Null mutations in one of the three components of the MRN complex lead to embryonic lethality in mice [Xiao and Weaver, 1997; Luo et al, 1999; Zhu et al, 2001] because of the resulting instable genome due to lacking of proper working DSBs repair mechanisms and mutations in the ATR genes leads to Seckel syndrome [O'Driscoll et al, 2003]. In addition, there are other syndromes associated with defects of other members in the DNA damage repair machinery, such as Artemis deficiency [Moshouse et al, 2001], Bloom syndrome (BS), Werner syndrome (WS) [Taniguchi and D'Andrea, 2006] and DNA ligase IV deficiency (LigIV) [O'Driscoll et al, 2001].
Patients with mutations in the BRCA2 gene are predisposed to breast, ovarian and other types of cancer [Jasin, 2002]. A cancer-associated truncation or BRCA2 impairs the transport of RAD51, an important protein involved in HR, to the nucleus [Davies et al, 2001]. Furthermore, it has been shown that BRCA2 binds DNA [Yang et al, 2005; San Filippo et al, 2006; Yang et al, 2002; Martin et al, 2005], is needed for DNA damage-induced nuclear RAD51 foci [Jasin, 2002; Yuan et al, 1999] and physically interacts with RAD 51 [Jasin, 2002; Sharan et al, 1997; Chen et al, 1998; Wong et al, 1997].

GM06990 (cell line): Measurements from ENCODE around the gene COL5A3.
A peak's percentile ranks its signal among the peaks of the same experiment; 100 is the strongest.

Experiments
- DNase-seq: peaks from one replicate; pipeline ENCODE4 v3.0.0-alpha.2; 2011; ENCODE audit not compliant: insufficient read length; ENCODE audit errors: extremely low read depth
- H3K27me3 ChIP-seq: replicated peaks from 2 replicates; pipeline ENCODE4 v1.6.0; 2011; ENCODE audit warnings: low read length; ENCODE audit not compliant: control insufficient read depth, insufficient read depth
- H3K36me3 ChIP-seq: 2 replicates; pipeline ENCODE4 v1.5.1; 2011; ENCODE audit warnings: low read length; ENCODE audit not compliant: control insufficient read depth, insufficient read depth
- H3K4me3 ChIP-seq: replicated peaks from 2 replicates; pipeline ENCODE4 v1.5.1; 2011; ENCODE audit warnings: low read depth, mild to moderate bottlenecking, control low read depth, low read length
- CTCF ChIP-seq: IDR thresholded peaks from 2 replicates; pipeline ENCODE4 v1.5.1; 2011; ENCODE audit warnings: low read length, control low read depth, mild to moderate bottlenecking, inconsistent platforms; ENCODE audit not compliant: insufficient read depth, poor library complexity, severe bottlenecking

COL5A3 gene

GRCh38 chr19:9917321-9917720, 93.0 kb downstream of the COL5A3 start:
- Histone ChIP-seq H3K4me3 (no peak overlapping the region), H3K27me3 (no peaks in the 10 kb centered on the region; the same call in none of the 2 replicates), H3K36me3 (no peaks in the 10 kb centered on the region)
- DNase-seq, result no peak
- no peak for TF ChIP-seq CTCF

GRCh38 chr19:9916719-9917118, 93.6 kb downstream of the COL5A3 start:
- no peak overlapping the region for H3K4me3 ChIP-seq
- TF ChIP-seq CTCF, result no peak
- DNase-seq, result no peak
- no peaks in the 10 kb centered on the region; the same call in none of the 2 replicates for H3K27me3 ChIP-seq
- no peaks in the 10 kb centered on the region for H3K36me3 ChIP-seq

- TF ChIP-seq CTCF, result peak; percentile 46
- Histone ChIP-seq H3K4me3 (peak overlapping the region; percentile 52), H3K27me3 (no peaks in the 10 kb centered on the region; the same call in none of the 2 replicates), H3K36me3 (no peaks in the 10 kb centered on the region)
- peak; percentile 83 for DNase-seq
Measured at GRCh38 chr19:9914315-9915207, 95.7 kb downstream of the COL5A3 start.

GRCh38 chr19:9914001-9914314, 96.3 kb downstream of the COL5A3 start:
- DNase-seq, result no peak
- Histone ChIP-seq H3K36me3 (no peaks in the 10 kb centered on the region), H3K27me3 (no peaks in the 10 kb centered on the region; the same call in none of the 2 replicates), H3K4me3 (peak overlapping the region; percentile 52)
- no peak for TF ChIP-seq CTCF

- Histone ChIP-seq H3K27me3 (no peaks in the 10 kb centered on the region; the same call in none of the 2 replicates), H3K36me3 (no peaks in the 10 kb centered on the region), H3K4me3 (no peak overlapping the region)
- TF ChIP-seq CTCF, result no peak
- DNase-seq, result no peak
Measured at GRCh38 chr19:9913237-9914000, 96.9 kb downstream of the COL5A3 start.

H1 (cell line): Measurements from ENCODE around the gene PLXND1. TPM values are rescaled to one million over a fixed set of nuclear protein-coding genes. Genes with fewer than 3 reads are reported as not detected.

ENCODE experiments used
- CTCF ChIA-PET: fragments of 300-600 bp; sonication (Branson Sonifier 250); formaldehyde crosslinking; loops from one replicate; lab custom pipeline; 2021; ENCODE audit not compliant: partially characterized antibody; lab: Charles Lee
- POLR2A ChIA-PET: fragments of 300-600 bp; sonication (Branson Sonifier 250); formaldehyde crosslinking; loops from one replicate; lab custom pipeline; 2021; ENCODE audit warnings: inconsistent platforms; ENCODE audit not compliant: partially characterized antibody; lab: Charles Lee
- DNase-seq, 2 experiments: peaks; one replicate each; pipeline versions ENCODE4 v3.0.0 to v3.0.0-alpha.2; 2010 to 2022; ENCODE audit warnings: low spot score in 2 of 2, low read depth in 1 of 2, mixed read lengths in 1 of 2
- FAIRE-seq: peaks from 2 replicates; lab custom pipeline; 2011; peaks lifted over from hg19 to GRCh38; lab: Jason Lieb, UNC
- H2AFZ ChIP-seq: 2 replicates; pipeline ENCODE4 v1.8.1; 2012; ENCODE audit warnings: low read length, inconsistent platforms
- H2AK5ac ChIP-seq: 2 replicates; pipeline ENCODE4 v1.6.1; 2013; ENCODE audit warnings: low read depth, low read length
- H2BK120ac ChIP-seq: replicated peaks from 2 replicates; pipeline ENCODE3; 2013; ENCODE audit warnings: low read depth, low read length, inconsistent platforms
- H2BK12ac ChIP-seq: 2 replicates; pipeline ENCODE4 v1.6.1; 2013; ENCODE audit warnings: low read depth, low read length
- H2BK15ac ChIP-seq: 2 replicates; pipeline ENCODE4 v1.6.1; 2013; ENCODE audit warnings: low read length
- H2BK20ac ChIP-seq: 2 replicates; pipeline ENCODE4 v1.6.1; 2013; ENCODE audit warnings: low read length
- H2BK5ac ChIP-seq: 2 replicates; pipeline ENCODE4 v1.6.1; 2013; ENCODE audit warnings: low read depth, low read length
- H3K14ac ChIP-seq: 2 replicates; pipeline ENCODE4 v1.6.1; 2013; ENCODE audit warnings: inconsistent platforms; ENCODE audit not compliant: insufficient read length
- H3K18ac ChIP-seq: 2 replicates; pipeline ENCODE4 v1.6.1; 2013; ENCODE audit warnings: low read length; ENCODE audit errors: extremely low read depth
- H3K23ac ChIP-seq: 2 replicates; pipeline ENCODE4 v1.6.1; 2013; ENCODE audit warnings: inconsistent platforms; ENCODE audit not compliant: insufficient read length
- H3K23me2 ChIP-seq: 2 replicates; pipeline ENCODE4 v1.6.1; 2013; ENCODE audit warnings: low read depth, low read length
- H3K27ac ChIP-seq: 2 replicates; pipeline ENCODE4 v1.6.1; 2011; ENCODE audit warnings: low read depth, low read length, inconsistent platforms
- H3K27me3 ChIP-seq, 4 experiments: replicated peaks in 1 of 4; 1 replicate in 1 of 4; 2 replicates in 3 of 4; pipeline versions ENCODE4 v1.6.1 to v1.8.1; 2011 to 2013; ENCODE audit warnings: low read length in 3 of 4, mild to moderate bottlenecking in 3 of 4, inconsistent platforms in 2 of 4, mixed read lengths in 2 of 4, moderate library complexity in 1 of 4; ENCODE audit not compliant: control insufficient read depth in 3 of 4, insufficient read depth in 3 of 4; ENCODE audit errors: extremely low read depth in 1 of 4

Double-strand DNA breaks (DSBs) are dangerous if not properly repaired. Thankfully, there are several repair mechanisms, the two major ones being non-homologous end joining (NHEJ) and homologous recombination (HR). Both machineries have their advantages but NHEJ seems to be more error-prone than HR under most circumstances. However, different circumstances call for different approaches as well as different mechanisms. The MRE11/RAD50/NSB1 (MRN) complex is involved in both NHEJ and HR and obviously plays a pivotal role in the repair of double-strand DNA breaks and without a proper working MRN complex all kinds of severe disorders arise and most include a predisposition for various types of cancer due to the lack of repair of DSBs after damaging the DNA with exogenous or endogenous agents.
In combination with ATM the MRN complex and their transducer and mediator proteins forms an efficient network that senses and signals DNA damage and activates the proper repair mechanisms. Considering this highly branched network depends on several proteins and kinases in order to repair DSBs, a defective key role component can have disastrous consequences, such as instable genome disorders as well as making one prone to various types of malignancies as there is a clear association between DNA damage and cancer.
The exact mechanism of DNA sensing is still unclear, even if there are several hypotheses. In addition, the precise role of the MRN complex in NHEJ still eludes us as well as how the choice between NHEJ and HR is regulated, considering NHEJ can occur at any time during the cell cycle. It is unknown what happens to the MRN complex after the DSBs are repaired.